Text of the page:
Since the introduction of Elementor Pro 2.5, motion effects have been successfully integrated into our favorite page builder. Undoubtedly, a powerful and intricate set of design tools. Without any coding, we can apply motion effects to any element, column, or section in your Elementor-built website. For the average user, a static website will not be as appealing and eye-catching as one with beautiful animations and seamless transitions. It could almost be considered imperative in web development to learn motion effects in general, as clients are very fond of them. Let us go over each and every effect in Elementor and see for ourselves how they can be applied to your WordPress website.
Locating Motion Effects in Elementor
The developer team behind Elementor has done a tremendous job by accessibly incorporating motion effects into every aspect of the page-builders design tools. You can find motion effects in the widget sidebar, conveniently located in the Advanced settings.
Elementor supports two types of motion effects- Scrolling Effects and Mouse Effects. Scrolling effects are applied when the user scrolls in any direction and mouse effects are applied when the user hovers over the element with his mouse. Both of these effects are enabled and disabled by clicking on the rounded button next to the aforementioned effects.
Keep in mind that Section is the only component of the website, that supports only scrolling effects, but, apart from that, you are free to apply both of these effects everywhere you please. During this tutorial, we advise you to “play” around with different options and values in order to gain a general grasp of the boundaries set by the developers.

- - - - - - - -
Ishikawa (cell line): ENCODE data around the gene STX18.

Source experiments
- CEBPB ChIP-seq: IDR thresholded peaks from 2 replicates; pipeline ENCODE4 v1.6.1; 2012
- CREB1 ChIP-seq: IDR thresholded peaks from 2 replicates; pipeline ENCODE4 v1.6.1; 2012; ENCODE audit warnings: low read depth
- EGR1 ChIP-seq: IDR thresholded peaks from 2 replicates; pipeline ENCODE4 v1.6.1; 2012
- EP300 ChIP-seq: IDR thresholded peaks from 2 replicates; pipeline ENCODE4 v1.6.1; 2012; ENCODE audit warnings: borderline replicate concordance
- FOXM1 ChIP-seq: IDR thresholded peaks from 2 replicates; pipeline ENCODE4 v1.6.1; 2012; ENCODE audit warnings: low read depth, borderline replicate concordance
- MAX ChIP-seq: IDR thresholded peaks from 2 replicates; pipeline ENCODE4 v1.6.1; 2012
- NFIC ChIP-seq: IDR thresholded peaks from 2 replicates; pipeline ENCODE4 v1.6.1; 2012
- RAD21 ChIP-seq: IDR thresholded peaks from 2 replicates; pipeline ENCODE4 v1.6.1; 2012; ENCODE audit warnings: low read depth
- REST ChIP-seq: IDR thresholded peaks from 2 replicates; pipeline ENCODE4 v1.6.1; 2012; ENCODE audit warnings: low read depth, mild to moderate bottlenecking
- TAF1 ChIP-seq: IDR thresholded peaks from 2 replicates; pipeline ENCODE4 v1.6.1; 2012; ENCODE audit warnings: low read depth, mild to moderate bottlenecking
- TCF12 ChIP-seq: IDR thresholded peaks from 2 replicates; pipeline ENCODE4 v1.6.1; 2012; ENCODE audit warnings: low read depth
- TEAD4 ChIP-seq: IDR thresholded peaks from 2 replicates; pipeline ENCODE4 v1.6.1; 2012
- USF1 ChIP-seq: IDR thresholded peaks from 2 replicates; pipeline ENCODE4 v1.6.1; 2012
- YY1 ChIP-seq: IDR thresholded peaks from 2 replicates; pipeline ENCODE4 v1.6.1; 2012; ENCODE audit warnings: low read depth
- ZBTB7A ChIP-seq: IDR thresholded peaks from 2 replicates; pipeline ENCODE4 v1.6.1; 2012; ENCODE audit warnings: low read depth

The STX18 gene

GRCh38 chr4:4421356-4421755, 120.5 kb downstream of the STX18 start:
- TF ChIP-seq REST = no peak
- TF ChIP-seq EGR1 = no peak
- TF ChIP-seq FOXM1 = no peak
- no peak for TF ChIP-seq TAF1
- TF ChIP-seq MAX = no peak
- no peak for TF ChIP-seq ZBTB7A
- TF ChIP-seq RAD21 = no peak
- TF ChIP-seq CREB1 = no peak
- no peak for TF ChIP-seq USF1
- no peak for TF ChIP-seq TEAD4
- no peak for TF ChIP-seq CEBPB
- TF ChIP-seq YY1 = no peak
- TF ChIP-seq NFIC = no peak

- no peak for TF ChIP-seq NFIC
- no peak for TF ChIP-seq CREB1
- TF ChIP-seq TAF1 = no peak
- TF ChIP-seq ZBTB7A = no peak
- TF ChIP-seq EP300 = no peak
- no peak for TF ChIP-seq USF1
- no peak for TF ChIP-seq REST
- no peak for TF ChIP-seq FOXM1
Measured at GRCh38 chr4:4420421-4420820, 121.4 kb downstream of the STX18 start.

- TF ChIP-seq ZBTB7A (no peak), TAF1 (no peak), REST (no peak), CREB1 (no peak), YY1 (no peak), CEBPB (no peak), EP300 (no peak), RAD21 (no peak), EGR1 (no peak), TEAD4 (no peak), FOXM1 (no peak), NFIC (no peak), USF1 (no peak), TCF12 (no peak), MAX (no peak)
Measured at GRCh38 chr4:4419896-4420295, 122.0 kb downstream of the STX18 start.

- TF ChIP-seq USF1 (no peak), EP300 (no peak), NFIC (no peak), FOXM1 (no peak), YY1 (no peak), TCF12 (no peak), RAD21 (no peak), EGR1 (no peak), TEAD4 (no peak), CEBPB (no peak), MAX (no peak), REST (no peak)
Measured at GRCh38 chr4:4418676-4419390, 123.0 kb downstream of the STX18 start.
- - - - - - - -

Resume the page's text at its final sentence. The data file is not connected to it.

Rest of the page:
You have probably heard about the parallax effect. The vertical scroll is just that. It is a technique used in web development where the background of the website scrolls at a different pace than the foreground. This effect aspires to create an optical illusion in order to create a “feel” of depth within the two-dimensional space of the website. Historically, the vertical scroll is one of the first motion effects created for websites and, still, one of the most effective ones.
Head to the Elementor widget sidebar and take a look at vertical scroll configurations. As you can see, whether the effect has been applied can be seen by the highlighted edit button. If vertical scroll is in effect (or any other motion effect), then a new icon(circular arrow) will appear next to the edit button- Back to Default. This button does exactly what you think it does- reverts settings back to the default state.
Click on the edit button. There are 3 options available to you- Direction, Speed, and Viewport. Direction controls in which way the element will move when the user scrolls. Speed administers how rapidly the element will move. Viewport sets how much of the height of the viewport the element will use.
Similar to the vertical scroll, the horizontal scroll is a parallax effect too but displaces the elements horizontally instead of vertically. The goal of this effect is the same, but applications in web design slightly differ. If you will use the Elementors responsive mode, then you will notice, that configuring horizontal scroll effectively for the mobile version is somewhat finicky.